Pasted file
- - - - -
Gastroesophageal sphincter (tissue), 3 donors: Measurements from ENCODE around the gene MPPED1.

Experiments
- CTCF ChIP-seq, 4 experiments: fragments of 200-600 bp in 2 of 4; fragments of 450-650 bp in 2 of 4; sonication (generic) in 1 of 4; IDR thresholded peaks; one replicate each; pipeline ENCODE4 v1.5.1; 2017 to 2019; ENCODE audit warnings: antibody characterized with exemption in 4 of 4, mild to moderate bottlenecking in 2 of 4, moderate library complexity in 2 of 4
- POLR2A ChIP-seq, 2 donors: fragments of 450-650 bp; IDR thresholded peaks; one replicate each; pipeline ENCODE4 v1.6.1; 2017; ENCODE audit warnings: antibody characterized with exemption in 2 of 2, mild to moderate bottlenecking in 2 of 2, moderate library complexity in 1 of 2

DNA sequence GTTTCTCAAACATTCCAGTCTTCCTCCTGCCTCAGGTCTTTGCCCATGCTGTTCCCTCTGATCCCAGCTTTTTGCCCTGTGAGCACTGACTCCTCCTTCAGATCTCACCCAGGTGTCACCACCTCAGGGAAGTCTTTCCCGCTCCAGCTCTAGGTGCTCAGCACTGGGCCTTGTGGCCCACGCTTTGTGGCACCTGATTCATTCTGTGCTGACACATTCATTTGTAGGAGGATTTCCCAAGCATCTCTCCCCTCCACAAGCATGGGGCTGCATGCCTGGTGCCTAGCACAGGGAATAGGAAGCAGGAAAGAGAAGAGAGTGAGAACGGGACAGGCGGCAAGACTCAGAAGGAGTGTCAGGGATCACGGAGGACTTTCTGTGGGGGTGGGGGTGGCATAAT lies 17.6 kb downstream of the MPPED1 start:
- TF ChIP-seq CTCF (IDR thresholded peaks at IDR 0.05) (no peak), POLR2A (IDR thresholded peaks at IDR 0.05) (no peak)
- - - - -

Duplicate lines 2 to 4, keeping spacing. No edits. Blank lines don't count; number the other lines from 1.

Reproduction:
Experiments
- CTCF ChIP-seq, 4 experiments: fragments of 200-600 bp in 2 of 4; fragments of 450-650 bp in 2 of 4; sonication (generic) in 1 of 4; IDR thresholded peaks; one replicate each; pipeline ENCODE4 v1.5.1; 2017 to 2019; ENCODE audit warnings: antibody characterized with exemption in 4 of 4, mild to moderate bottlenecking in 2 of 4, moderate library complexity in 2 of 4
- POLR2A ChIP-seq, 2 donors: fragments of 450-650 bp; IDR thresholded peaks; one replicate each; pipeline ENCODE4 v1.6.1; 2017; ENCODE audit warnings: antibody characterized with exemption in 2 of 2, mild to moderate bottlenecking in 2 of 2, moderate library complexity in 1 of 2